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Is The ER Really The Best Place to Get Primary Care Quicker?

In 1986, when Congress passed the Emergency Medical Treatment and Active Labor Act (EMTALA), hospitals and ambulance services were mandated by law to stabilize anyone needing emergency healthcare services regardless of citizenship, legal status, and/or insurance status.

This was instituted at the time to prevent the prevalent practice of “dumping” — refusing to treat patients because of insufficient insurance or transferring or discharging patients on the basis of anticipating high diagnosis and treatment costs. While the implications of this law are indeed very noble in providing undifferentiated care to all patients based solely on healthcare needs and not financial status, it has unfortunately led to many patients presenting to the emergency department (ED) for primary care issues.

The misconception is that the care in the ED is similar if not better (because of increased access to consult services and imaging) and quicker than waiting to see your primary care physician (PCP). A 2010 study published in Health Affairs found that 14 percent to 27 percent of visits to hospital EDs are nonemergent, such as minor infections, strains, fractures, and lacerations. The study found that all of these cases could have been appropriately triaged in urgent care centers or retails clinics.

England has a model that may be a potential solution. The healthcare goal of the National Health Services (NHS) is to “treat the right patients in the right place at the right time.” The NHS employs nurses and paramedics to handle 999 (their equivalent of our 911) triage calls with more appropriate triaging of patients based on acuity. Read more »

“Fair Pay” For Doctors, Too?

This is my column in [the August 3rd] Atlanta Journal Constitution:

Secretary of Labor Hilda Solis recently produced an interesting public service announcement. In it, she stated that every worker deserves to be paid fairly for his or her labor (whether the worker is documented or not), and offered both a website and telephone hot-line which workers could use to report unfair payment by employers. (Incidentally, here’s the link: In the video, she stated succinctly, “You work hard, and you deserve to be paid fairly.”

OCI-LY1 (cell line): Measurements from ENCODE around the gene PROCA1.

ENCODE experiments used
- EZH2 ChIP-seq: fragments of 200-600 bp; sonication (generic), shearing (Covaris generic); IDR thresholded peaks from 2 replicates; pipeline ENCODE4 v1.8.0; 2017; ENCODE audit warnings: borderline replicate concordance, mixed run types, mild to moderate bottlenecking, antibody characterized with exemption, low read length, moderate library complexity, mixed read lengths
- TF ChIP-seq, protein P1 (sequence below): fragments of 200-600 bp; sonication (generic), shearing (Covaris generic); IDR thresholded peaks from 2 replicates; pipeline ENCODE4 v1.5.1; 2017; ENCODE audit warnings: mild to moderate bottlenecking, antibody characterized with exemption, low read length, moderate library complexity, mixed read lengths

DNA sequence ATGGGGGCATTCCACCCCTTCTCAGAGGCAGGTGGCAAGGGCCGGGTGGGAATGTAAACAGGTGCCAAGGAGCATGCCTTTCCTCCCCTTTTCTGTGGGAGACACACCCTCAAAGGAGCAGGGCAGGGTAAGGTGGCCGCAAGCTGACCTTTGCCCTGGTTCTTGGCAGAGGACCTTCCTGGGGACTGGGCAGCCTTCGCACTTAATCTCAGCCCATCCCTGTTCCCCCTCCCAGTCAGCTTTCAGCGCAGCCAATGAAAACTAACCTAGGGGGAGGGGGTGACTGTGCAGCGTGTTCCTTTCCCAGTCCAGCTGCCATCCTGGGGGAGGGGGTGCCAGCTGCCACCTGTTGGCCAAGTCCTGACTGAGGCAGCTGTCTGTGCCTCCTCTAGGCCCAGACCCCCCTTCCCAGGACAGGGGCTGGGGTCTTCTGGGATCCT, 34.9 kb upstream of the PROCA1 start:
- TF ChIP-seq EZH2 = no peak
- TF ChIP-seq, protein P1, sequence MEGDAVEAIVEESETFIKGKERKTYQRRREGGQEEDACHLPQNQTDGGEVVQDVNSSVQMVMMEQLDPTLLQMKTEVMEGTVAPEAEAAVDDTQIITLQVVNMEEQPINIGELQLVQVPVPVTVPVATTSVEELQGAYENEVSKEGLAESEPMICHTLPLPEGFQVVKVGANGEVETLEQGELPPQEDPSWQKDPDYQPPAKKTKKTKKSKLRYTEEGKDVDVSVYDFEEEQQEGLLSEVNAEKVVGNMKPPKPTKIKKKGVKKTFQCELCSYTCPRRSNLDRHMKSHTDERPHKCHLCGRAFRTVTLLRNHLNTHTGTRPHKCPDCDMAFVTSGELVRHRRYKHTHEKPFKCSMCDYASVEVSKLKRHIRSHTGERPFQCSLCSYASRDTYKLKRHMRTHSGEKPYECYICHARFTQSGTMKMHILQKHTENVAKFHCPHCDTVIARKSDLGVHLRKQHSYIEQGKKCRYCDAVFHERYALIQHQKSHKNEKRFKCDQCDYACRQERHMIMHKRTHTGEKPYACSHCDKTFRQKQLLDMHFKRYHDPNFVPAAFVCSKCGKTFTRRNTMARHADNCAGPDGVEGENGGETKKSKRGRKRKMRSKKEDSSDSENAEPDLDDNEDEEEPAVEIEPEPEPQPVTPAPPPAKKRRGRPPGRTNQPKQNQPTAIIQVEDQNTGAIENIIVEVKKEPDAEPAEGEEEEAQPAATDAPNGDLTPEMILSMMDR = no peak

Those of us who practice medicine completely agree. So we might reasonably ask if this announcement also applies to physicians who are undercompensated for their work. This routinely happens when patients are covered by Medicare and Medicaid, or by large insurance companies like Blue Cross/Blue Shield, which routinely negotiate unfair physician fees using their collective weight in bargaining. (Even as their executives bring home tidy bonuses that are clearly padded by denials). Read more »

*This blog post was originally published at*

Latest Interviews

IDEA Labs: Medical Students Take The Lead In Healthcare Innovation

It’s no secret that doctors are disappointed with the way that the U.S. healthcare system is evolving. Most feel helpless about improving their work conditions or solving technical problems in patient care. Fortunately one young medical student was undeterred by the mountain of disappointment carried by his senior clinician mentors…

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How To Be A Successful Patient: Young Doctors Offer Some Advice

I am proud to be a part of the American Resident Project an initiative that promotes the writing of medical students residents and new physicians as they explore ideas for transforming American health care delivery. I recently had the opportunity to interview three of the writing fellows about how to…

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Latest Book Reviews

Book Review: Is Empathy Learned By Faking It Till It’s Real?

I m often asked to do book reviews on my blog and I rarely agree to them. This is because it takes me a long time to read a book and then if I don t enjoy it I figure the author would rather me remain silent than publish my…

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The Spirit Of The Place: Samuel Shem’s New Book May Depress You

When I was in medical school I read Samuel Shem s House Of God as a right of passage. At the time I found it to be a cynical yet eerily accurate portrayal of the underbelly of academic medicine. I gained comfort from its gallows humor and it made me…

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Eat To Save Your Life: Another Half-True Diet Book

I am hesitant to review diet books because they are so often a tangled mess of fact and fiction. Teasing out their truth from falsehood is about as exhausting as delousing a long-haired elementary school student. However after being approached by the authors’ PR agency with the promise of a…

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